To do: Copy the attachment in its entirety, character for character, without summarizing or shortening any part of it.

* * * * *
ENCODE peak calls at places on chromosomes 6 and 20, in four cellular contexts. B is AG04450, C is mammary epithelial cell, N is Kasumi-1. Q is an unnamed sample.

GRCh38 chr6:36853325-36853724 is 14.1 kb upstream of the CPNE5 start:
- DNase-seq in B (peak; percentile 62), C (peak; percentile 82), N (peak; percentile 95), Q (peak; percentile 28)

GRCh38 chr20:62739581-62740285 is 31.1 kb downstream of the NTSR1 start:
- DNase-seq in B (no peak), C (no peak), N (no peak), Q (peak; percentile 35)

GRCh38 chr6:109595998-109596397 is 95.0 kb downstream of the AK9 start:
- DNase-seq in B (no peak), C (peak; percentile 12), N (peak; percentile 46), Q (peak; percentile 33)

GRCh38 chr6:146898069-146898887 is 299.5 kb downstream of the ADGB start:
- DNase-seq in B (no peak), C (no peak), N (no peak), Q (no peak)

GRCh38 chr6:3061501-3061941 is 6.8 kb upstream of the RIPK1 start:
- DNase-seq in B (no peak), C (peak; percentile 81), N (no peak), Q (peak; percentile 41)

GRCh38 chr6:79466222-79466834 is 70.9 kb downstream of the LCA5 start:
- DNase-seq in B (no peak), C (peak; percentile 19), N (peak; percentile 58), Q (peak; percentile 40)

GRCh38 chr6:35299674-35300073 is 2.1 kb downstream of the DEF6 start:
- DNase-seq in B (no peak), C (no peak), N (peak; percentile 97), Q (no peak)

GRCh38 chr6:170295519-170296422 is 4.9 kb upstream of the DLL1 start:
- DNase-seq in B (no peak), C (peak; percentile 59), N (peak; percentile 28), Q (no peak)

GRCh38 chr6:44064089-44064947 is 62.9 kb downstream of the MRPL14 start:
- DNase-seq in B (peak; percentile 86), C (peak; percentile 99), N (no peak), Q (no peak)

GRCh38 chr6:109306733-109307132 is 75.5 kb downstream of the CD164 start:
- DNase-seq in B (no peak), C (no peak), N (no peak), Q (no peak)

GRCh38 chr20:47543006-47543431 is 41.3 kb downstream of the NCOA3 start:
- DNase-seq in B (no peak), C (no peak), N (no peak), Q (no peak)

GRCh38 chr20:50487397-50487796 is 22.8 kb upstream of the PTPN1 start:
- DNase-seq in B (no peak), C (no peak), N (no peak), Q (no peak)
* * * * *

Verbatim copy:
ENCODE peak calls at places on chromosomes 6 and 20, in four cellular contexts. B is AG04450, C is mammary epithelial cell, N is Kasumi-1. Q is an unnamed sample.

GRCh38 chr6:36853325-36853724 is 14.1 kb upstream of the CPNE5 start:
- DNase-seq in B (peak; percentile 62), C (peak; percentile 82), N (peak; percentile 95), Q (peak; percentile 28)

GRCh38 chr20:62739581-62740285 is 31.1 kb downstream of the NTSR1 start:
- DNase-seq in B (no peak), C (no peak), N (no peak), Q (peak; percentile 35)

GRCh38 chr6:109595998-109596397 is 95.0 kb downstream of the AK9 start:
- DNase-seq in B (no peak), C (peak; percentile 12), N (peak; percentile 46), Q (peak; percentile 33)

GRCh38 chr6:146898069-146898887 is 299.5 kb downstream of the ADGB start:
- DNase-seq in B (no peak), C (no peak), N (no peak), Q (no peak)

GRCh38 chr6:3061501-3061941 is 6.8 kb upstream of the RIPK1 start:
- DNase-seq in B (no peak), C (peak; percentile 81), N (no peak), Q (peak; percentile 41)

GRCh38 chr6:79466222-79466834 is 70.9 kb downstream of the LCA5 start:
- DNase-seq in B (no peak), C (peak; percentile 19), N (peak; percentile 58), Q (peak; percentile 40)

GRCh38 chr6:35299674-35300073 is 2.1 kb downstream of the DEF6 start:
- DNase-seq in B (no peak), C (no peak), N (peak; percentile 97), Q (no peak)

GRCh38 chr6:170295519-170296422 is 4.9 kb upstream of the DLL1 start:
- DNase-seq in B (no peak), C (peak; percentile 59), N (peak; percentile 28), Q (no peak)

GRCh38 chr6:44064089-44064947 is 62.9 kb downstream of the MRPL14 start:
- DNase-seq in B (peak; percentile 86), C (peak; percentile 99), N (no peak), Q (no peak)

GRCh38 chr6:109306733-109307132 is 75.5 kb downstream of the CD164 start:
- DNase-seq in B (no peak), C (no peak), N (no peak), Q (no peak)

GRCh38 chr20:47543006-47543431 is 41.3 kb downstream of the NCOA3 start:
- DNase-seq in B (no peak), C (no peak), N (no peak), Q (no peak)

GRCh38 chr20:50487397-50487796 is 22.8 kb upstream of the PTPN1 start:
- DNase-seq in B (no peak), C (no peak), N (no peak), Q (no peak)